How to fix poor customer service
What happens when you discover your company has poor customer service? Gulp. It can feel like a kick in the stomach.
But remember, problems are an opportunity to fix an issue and, more importantly, show your customers that you’re the kind of company they want to keep doing business with.
So how do you fix poor customer service? I’ve laid out five things you can do to help improve your customer service:
- You can use a customer satisfaction survey to better understand the extent of your customer service problems and to figure out what exactly needs to be addressed.
- Hire the right people for the job.
- Provide training that will help your customer service team members succeed.
- Implement an omnichannel platform to help reduce the number of errors due to missed inquiries and improve response time across all customer service channels.
- Automate the workflow to handle the most common and simplest customer requests, so your team can focus on more difficult customer service issues.
Use customer satisfaction surveys
If, for whatever reason, you think that poor customer service might be plaguing your business, consider starting with a customer satisfaction survey to learn about the extent of your customer service problem. This article gives you best practices to help you make the best of your customer satisfaction survey.
If you think you have a “trouble employee,” you can send surveys to their customers after each interaction. I would also send surveys for interactions that take place with other employees. In doing that, you can figure out if the problems are employee-specific or if it’s a process problem that is afflicting your entire team. And every project, sale, or engagement should include a follow-up request for feedback.
Hire the right people
Customer service can be a tough job, so you need to hire the right people. If you have the time and resources, you can administer a personality test. Most personality tests only take about 30 minutes to complete and review the results yourself or have them interpreted by a certified practitioner. These tests can help answer questions you have about candidates, like:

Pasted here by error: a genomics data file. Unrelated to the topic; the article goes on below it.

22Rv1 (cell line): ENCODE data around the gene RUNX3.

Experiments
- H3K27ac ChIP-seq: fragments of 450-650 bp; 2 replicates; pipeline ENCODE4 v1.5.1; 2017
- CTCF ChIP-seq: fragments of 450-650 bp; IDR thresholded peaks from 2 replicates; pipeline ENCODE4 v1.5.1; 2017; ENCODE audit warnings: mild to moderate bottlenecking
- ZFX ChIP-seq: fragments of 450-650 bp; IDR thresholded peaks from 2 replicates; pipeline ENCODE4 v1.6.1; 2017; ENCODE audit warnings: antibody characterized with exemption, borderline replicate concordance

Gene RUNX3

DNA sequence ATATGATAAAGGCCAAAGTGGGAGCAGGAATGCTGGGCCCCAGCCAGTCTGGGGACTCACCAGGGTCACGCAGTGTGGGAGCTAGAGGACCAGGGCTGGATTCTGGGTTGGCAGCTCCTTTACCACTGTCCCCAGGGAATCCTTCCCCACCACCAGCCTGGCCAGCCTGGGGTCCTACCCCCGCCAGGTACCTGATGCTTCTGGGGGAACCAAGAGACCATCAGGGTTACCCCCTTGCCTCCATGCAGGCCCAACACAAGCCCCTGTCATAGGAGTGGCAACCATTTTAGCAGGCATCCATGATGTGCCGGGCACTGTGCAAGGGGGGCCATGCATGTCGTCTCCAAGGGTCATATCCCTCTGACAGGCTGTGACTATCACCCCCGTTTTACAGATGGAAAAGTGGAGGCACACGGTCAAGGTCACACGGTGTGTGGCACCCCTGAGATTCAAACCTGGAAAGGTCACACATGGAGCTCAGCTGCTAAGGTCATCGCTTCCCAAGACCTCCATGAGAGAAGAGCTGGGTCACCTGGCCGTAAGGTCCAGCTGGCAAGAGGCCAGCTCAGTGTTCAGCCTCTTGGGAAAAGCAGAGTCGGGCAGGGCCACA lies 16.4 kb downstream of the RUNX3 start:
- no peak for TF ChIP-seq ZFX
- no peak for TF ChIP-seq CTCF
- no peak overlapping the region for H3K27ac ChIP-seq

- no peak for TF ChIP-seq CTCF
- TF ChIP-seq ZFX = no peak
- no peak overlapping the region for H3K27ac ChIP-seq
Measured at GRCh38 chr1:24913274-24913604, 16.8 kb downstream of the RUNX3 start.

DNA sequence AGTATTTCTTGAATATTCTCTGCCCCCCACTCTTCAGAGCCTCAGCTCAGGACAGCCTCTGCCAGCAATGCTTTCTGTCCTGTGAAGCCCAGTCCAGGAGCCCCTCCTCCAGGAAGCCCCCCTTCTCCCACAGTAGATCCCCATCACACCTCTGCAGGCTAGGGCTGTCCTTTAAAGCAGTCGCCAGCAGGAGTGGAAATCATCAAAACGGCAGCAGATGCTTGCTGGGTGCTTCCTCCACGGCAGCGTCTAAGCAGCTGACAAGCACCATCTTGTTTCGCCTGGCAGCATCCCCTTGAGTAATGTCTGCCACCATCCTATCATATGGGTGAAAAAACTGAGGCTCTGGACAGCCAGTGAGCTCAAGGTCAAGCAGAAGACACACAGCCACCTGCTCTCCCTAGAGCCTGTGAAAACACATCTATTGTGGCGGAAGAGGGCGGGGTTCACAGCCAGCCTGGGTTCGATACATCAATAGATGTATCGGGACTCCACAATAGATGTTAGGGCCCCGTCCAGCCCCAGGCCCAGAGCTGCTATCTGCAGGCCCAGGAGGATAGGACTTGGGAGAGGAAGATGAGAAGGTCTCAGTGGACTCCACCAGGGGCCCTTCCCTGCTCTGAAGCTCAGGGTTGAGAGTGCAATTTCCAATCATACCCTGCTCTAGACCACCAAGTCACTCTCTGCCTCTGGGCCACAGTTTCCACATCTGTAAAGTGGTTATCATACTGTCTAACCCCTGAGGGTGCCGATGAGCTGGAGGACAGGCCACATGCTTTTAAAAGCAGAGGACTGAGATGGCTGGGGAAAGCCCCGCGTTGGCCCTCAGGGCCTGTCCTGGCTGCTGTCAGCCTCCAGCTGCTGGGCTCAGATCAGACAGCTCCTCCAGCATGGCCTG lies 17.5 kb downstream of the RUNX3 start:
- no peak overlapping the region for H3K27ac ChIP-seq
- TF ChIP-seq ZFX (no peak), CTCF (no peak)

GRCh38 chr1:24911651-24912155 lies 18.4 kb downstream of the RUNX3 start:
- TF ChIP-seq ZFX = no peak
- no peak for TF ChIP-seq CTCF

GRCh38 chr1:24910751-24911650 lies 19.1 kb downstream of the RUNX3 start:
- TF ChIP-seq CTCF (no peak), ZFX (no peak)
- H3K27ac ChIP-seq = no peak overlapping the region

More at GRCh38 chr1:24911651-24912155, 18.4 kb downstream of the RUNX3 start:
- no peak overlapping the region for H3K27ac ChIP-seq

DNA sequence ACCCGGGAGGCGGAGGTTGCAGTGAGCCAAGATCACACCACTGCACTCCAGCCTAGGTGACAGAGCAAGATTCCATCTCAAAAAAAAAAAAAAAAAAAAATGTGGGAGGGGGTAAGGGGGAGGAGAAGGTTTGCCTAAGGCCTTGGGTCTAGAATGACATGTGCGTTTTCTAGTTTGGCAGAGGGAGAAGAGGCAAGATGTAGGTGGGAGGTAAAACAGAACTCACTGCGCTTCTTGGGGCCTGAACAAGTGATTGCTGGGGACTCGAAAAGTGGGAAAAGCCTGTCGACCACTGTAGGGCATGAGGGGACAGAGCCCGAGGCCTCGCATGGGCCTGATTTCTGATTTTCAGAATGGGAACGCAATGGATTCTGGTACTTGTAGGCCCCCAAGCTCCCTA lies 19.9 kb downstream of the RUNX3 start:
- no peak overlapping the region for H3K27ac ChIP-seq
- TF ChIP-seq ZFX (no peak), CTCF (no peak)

- Are they a self-starter?
- Do they take criticism well and seek to improve themselves?
- How do they respond to conflict?
Other questions you can ask customer service candidates include:
- What experience do you have in customer service?
- Tell me about a time in customer service where you received a complaint and you solved it and saved the customer.
- How do you deal with conflict with co-workers or supervisors?
- What would you say to a customer who’s complaining about something you previously did for them?
Provide customer service training
As an employer, you should provide training opportunities for your team. They count on you to give them what they need to be successful. And your customers are counting on your customer service team to help them solve their problems.
The patience many of us felt at the beginning of the pandemic is now wearing thin. 56 percent of US consumers “believe that companies should have figured out how to handle pandemic-related disruption by now.” Whether that belief is justified in a time of supply-chain and hiring challenges is debatable. What’s not up for debate is that your customer service representatives (CSRs) need the skills to listen to your customers, empathize with them, and deliver the best possible service to maintain their loyalty.